The meeting point of RETAIL and EDITORIAL was traditionally ‘THE MAGAZINE’. A style bible like Vogue or Harper’s, for example, would carry glossy colour ads of beautiful things, commercial messages betwixt a sacrosanct and inviolable editorial. I say ‘would carry’ when, of course, this practice still exists. Yet while it remains a present tense model, it is now so very far from being the only model.
Mr Porter, Net-a-Porter, Matchesfashion.com, ASOS: these are retail businesses. They may have physical form, a flagship store here, an occasional pop-up there, but they are ostensibly on-line retail businesses, a digital shop front to the world, looking to build fame and finger-clicking footfall. And what is so fascinating and instructive is how they approach their fame-building and business of selling.
Their approach is to not behave like a yesteryear retail business.
To sustain their business model, they seldom (if ever) resort to buying media to showcase and pump out their sales messages. To sell as loudly as possible, the aforementioned on-line businesses sell, by appearing not to sell.
Net-a-Porter single-mindedly describes itself as “The world’s premier on-line luxury fashion destination.” No mention of retail or buying. Net-a-Porter wish to be the embodiment of ‘fashion’. Vogue.com rather modestly by comparison headlines itself as simply offering “The latest fashion news, beauty coverage, celebrity style, fashion week updates, culture reviews, and videos”.
Figuratively, that once very clear and paginated line between full page glossy ad and editorial is today considerably more opaque. And the consequence is no longer, mercifully, some transparently disgraceful and badly merged ugly duckling ‘advertorial’. The consequence is that on-line retailers in particular consider themselves bona fide editorial engines. And in considering themselves as such, they are very legitimately becoming so. In written word and filmed footage, the growing multitude of Mr Porter’s are a fascinating hybrid of retail business AND editorial brand. Where the role of the latter is to suggestively, sexily, shrewdly sell us the former.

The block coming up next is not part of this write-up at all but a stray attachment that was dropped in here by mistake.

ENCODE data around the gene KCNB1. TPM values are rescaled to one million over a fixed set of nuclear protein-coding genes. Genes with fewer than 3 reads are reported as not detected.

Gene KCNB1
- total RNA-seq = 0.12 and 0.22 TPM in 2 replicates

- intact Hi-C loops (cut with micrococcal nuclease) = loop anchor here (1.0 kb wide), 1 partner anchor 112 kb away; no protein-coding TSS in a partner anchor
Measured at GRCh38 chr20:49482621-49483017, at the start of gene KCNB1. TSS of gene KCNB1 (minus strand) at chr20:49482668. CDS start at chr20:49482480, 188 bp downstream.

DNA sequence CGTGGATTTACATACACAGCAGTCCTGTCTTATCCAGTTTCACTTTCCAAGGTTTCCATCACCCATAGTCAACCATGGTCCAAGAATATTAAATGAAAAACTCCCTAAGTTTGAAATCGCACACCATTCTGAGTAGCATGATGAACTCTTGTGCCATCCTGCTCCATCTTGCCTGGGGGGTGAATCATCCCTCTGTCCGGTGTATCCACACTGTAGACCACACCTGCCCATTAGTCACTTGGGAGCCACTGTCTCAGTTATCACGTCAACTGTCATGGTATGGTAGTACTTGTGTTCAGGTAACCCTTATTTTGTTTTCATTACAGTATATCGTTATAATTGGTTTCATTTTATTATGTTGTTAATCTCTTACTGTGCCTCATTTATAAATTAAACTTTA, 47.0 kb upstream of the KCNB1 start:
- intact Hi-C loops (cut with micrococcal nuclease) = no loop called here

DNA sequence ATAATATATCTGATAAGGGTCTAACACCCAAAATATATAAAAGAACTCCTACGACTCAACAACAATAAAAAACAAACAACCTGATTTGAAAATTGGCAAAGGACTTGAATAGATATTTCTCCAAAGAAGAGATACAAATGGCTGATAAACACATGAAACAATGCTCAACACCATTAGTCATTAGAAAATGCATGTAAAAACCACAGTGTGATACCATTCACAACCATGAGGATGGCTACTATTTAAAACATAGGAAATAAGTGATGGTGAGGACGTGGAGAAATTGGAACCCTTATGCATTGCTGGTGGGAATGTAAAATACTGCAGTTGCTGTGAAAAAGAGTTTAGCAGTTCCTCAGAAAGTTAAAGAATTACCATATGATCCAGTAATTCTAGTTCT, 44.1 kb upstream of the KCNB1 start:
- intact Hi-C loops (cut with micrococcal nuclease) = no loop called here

Where Revlon founder Charles Revson “sold hope” and not cosmetics, Mr Porter and its kind sell style and swagger, not merely shoes and belts and scarves. Which is why Mr Porter’s You Tube brand channel has 69k subscribers, and makes short videos of how people pack and get dressed that generate views in the hundreds of thousands.
This digitally empowering and line blurring world of ours is why Net-a-Porter is a weekly magazine (The Edit), a monthly magazine (Porter), an on-line TV channel (Edit TV/#NAPTV), and yes, “The world’s premier on-line luxury fashion destination”… where you can also buy shoes and belts and scarves.
Net-a-Porter is becoming a media empire. Net-a-Porter is becoming Vogue quicker than Vogue can become Net-a-Porter. And I applaud the fact that pioneering retail brands are no longer beholden to traditional media brands and channels to feature their “ads”.
I toast the fact that retail brands have their own voice, a seemingly bottomless well of opinions and advice, and are digitally creating their own communication channels through which to draw us in.
What is perhaps most insightful of all is how we - ‘The Once Distrusting Consumer’ - now show willingness to embrace (retail) brands as trusted and legitimate style aficionado’s and commentators. Retail is expertly and swiftly recreating itself in the image of media, while so much traditional media still struggles and scratches around for ways to evolve and monetise.
Once upon a time, we simply expected retailers to try and sell to us, and for editorial to be published and printed in a manner little different to when Johannes (Gensfleisch zur Laden zum) Gutenberg first introduced the benefits of movable type to the world, back in 1450.
“Once upon” is now starting to feel like “long, long ago”, because online retailers refuse to be limited by former definitions of what retail is and does.
Being progressive is about progressing into uncharted waters, driven by self-definition rather than the constraints of existing definitions.
Progressive is a small independent fashion label in LA making one of the most popular YouTube films of all time (Wren Studio’s; First Kiss for Fall 14; more than 90 million views).
Progressive is a coffee capsule company publishing ‘collectible’ lifestyle quarterlies and making consumption feel like elite club membership (Nespresso).
Progressive is a men’s retail website writing branded style guides that sit proudly on the most prominent shelves of Foyles and (almost) feel like a mere snip at £50 (The Mr Porter Paperback Slipcased edition).
Karl Lagerfeld once advised, “Buy only because something excites you”. It is clear that on-line retail is innovating hard to excite and encourage us like never before.
Article as also appears on The Wall, The Huffington Post and Business 2 Community.